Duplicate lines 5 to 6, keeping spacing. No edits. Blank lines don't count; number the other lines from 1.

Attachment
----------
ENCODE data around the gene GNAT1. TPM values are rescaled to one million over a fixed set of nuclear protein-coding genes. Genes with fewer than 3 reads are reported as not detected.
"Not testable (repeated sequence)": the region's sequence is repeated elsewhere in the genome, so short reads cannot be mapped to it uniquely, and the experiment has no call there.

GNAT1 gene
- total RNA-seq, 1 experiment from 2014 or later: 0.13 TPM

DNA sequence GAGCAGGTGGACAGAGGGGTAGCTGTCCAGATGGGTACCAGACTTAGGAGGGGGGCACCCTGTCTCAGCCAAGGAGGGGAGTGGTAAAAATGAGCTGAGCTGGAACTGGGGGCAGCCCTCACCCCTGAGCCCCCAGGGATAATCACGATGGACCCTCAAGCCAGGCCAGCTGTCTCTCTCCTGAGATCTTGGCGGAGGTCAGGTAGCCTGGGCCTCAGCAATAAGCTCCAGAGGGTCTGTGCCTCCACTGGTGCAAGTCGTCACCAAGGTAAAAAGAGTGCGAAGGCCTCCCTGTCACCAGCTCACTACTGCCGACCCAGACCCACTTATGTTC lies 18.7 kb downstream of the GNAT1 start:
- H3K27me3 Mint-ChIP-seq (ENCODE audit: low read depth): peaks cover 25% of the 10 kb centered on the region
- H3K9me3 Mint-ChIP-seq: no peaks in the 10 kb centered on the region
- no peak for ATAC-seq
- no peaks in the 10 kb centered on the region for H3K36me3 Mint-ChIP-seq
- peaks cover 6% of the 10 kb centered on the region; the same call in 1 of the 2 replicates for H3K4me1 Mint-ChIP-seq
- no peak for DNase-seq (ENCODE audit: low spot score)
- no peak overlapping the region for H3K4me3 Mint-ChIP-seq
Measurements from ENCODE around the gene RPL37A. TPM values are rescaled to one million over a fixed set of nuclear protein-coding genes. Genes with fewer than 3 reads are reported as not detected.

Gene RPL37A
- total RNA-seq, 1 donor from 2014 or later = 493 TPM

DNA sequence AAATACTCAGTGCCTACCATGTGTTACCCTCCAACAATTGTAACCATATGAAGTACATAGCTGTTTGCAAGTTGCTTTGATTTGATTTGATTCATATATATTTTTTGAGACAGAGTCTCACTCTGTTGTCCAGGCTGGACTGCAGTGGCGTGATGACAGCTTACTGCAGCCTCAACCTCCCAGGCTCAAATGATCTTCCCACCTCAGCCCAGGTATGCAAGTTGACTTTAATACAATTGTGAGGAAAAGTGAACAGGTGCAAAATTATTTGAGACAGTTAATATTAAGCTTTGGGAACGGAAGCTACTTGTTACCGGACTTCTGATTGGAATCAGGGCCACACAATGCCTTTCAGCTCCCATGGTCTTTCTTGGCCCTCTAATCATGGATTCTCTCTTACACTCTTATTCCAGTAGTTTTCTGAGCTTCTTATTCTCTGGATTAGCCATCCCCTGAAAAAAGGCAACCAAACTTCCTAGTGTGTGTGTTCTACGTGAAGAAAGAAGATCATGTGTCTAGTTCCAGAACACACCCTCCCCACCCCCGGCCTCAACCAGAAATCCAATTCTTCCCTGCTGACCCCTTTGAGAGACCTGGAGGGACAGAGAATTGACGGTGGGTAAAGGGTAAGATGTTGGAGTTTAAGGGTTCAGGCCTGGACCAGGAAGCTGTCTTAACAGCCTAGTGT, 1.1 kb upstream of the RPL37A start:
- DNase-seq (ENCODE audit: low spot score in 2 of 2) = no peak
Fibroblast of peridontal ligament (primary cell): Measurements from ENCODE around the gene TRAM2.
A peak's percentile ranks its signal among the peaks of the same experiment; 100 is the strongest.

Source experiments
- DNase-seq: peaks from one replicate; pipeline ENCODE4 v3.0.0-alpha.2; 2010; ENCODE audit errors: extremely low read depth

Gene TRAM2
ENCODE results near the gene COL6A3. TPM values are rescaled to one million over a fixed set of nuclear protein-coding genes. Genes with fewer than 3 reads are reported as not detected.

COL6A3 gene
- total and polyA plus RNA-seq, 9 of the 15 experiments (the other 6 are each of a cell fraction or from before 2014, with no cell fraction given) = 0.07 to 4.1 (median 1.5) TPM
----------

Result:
DNA sequence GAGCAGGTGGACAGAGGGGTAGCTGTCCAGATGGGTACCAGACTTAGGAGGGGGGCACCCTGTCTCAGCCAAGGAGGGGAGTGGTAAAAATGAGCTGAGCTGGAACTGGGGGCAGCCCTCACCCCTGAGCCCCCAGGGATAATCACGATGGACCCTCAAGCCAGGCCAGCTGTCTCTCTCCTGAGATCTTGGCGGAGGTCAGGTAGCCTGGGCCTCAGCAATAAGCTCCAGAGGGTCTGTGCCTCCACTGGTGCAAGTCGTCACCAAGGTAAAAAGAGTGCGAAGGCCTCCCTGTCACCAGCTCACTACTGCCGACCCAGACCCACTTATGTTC lies 18.7 kb downstream of the GNAT1 start:
- H3K27me3 Mint-ChIP-seq (ENCODE audit: low read depth): peaks cover 25% of the 10 kb centered on the region